Chief among them: the creation of a new “ombudsman” office dedicated to investigating and resolving staff complaints and internal conflicts, according to an internal proposal written by the agency’s chairman and obtained by the Center for Public Integrity.
As written, the proposal further calls for formal, anonymous reviews of agency managers by subordinates, as well as better manager training.
Staff Director Alec Palmer would also be required to file quarterly reports with the agency’s six commissioners detailing, among other things, “the status and success of efforts made to establish and maintain high morale among agency staff.”
Many staffers are still reeling from an incident last year in which FEC Inspector General Lynn McFarland said a top manager — identified as Chief Compliance Officer and Deputy Staff Director Patricia Orrock — duped her into releasing hundreds of confidential employee surveys critical of agency leaders.
FEC Chairman Steven Walther, a Democratic appointee who identifies as an independent, acknowledged being the primary author of the four-page proposal, entitled “staff rights and management responsibilities.”
Walther stressed that the proposal is not yet finalized and is still being circulated among FEC staffers for input. He wouldn’t predict when the full commission would vote on a final proposal for the roughly 350-employee agency that enforces the nation’s campaign finance laws.
“The goal is to restore some trust and not just walk away,” said Walther, who along with Republican Commissioner Matthew Petersen has conducted more than 12 hours of meetings with rank-and-file employees to calm nerves and solicit input. Walther added that he hopes to make a more finalized version of his proposal public “very soon.”
Added Commissioner Ann Ravel, a Democrat: “There isn’t any question in my mind that something needs to happen. We had actions that constituted a breach of trust, and it’s really important that we take this, and morale in general, seriously.”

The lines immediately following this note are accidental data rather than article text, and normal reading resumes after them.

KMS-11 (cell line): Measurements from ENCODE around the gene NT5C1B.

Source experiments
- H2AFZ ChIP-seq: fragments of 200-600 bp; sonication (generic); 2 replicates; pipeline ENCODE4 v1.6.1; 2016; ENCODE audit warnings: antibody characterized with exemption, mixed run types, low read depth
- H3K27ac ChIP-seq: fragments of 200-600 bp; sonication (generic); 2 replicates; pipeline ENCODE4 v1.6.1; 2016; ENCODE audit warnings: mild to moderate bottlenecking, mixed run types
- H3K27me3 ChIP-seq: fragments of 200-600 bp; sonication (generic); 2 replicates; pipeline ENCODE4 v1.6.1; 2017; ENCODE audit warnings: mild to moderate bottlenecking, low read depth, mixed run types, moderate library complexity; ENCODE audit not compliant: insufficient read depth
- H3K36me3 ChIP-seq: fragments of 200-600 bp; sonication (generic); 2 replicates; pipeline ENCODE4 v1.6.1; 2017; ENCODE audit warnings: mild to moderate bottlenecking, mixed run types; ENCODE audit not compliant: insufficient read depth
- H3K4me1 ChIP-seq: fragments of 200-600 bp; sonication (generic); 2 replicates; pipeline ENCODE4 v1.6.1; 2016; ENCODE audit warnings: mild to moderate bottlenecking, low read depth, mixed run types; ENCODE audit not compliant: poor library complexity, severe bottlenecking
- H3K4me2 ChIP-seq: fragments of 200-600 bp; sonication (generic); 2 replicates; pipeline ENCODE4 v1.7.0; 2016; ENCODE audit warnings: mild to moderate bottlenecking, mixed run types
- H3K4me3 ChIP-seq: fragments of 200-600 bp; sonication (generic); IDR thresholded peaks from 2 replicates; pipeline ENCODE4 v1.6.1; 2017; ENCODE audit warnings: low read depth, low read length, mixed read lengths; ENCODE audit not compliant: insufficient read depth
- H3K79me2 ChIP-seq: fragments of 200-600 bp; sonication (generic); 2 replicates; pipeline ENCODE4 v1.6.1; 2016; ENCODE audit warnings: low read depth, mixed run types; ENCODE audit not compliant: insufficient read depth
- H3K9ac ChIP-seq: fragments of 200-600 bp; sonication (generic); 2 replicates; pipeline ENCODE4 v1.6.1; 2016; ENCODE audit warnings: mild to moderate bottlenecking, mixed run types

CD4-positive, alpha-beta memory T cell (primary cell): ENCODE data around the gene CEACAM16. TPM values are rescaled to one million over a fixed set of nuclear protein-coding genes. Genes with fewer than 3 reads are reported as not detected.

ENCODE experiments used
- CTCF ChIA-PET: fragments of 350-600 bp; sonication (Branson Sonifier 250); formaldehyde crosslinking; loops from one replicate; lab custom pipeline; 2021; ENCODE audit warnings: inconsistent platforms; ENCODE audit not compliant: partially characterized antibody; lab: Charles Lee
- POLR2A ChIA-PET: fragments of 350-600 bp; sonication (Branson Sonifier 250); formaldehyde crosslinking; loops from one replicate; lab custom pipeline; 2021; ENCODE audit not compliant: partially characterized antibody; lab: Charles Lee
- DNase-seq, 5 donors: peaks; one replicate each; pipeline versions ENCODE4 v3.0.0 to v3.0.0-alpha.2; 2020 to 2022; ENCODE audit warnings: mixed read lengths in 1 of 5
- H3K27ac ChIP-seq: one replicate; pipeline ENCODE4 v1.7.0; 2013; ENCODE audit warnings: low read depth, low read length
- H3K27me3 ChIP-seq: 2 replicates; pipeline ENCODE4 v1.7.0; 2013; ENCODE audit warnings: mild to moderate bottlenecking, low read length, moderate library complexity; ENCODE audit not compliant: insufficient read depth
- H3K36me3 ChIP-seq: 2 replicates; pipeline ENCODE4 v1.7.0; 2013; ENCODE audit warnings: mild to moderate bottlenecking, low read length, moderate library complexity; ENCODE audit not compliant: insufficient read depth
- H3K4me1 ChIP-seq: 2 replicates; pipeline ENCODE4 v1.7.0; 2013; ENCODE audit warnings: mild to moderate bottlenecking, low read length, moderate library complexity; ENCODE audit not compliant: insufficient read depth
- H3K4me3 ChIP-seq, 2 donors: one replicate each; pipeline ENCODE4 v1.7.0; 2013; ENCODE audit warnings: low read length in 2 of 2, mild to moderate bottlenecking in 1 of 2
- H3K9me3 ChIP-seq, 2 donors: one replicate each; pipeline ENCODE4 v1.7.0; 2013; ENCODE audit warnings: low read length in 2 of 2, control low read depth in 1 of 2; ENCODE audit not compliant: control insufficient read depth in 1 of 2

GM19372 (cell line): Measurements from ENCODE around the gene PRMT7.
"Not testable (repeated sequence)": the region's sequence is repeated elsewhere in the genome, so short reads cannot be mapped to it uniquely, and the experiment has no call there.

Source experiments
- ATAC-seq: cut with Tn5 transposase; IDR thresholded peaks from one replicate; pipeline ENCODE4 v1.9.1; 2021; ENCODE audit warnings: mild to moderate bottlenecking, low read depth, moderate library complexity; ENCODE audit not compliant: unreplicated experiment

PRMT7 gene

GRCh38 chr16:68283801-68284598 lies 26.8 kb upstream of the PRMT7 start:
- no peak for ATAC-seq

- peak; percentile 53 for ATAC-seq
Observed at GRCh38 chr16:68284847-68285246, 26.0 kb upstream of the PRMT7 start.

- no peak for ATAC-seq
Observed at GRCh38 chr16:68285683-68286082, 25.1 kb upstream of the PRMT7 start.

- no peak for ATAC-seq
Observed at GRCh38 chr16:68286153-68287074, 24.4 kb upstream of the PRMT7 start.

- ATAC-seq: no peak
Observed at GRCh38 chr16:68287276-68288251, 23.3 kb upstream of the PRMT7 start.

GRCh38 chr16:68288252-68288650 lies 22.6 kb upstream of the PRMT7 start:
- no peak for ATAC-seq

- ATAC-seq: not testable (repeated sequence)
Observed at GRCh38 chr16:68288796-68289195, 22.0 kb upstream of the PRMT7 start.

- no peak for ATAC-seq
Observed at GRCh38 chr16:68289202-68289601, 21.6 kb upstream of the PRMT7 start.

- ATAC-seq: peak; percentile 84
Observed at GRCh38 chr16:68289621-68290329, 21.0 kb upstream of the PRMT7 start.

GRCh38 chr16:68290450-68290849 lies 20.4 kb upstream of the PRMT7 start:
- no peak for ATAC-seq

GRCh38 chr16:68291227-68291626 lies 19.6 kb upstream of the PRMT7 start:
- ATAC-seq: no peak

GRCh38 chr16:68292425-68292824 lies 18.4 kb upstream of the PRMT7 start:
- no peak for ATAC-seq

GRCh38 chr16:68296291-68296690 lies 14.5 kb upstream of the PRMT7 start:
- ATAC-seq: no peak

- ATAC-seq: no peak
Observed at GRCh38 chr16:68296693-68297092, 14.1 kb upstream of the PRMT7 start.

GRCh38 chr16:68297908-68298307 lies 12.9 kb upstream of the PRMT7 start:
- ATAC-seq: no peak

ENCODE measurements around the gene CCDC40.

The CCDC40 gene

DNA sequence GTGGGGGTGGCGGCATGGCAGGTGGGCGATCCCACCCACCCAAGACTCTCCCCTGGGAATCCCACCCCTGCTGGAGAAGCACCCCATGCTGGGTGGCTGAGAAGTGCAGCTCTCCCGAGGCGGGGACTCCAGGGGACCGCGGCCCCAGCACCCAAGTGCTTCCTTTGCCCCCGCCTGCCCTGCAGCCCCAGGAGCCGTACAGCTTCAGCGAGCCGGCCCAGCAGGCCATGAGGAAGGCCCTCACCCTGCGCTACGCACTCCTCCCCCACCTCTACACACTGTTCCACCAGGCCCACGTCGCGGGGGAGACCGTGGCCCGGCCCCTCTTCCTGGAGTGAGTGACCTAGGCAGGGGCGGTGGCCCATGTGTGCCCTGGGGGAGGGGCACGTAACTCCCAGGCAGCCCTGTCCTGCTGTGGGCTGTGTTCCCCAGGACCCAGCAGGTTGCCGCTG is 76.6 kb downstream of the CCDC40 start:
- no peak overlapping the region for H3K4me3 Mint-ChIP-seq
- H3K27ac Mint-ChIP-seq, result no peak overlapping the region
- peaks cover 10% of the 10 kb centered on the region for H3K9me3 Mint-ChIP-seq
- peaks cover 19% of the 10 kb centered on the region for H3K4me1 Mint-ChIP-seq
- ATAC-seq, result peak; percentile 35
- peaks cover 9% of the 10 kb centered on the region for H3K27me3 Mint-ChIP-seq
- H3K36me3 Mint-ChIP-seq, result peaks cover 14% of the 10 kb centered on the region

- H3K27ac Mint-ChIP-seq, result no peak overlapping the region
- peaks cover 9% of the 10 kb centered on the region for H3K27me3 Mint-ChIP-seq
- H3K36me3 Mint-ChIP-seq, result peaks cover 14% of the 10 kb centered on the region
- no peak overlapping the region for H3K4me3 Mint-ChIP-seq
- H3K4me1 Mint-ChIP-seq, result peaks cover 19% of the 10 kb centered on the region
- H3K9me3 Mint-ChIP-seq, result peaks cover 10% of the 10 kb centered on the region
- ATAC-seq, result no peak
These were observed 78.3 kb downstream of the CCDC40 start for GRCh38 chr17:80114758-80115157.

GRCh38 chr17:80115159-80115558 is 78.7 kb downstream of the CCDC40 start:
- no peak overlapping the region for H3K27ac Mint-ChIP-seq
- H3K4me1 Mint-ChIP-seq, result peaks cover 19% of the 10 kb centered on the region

Neither Petersen nor fellow Republican commissioners — Vice Chairwoman Caroline Hunter and Lee Goodman — responded to requests for comment. Nor did Democratic Commissioner Ellen Weintraub.
Palmer, the staff director, also did not return requests for comment. But in a Dec. 19 email to FEC commissioners and other top staffers, Palmer listed several efforts his management team has undertaken to address morale concerns.
Palmer also praised the embattled Orrock for “her outstanding leadership within the compliance division” and reported witnessing “overwhelming joy and happiness” among FEC compliance division staff as they gathered during a December holiday party.
Tony Reardon, president of the National Treasury Employees Union, which represents FEC employees, said FEC leaders must “be prepared to arrive at a concrete plan to improve employee morale.”
Reardon added that FEC leaders are including union representatives in their deliberations. “There is a lot of work to be done at the FEC, but the conversations we are having now are the right first step,” he said.
The FEC’s Office of the General Counsel is also making changes in this year to “address areas of concern” and foster “growth and improvement,” according to a separate letter written earlier this month by Acting General Counsel Lisa Stevenson to her staff.
Changes in this office, which houses more than one in three FEC employees, include:
- More rigorous reviews of, and enhanced training for, the law department’s managers
- Enhanced training opportunities for the office’s rank-and-file lawyers
- Increased pursuit of minority job candidates
- Creating a system for employees to anonymously submit complaints and suggestions directly to Stevenson
“I assure you that OGC Management doesn’t see improving morale as a one-off, ‘check-the-box’ project,” Stevenson wrote. “We’re committed to investing the resources and effort needed to make lasting changes.”
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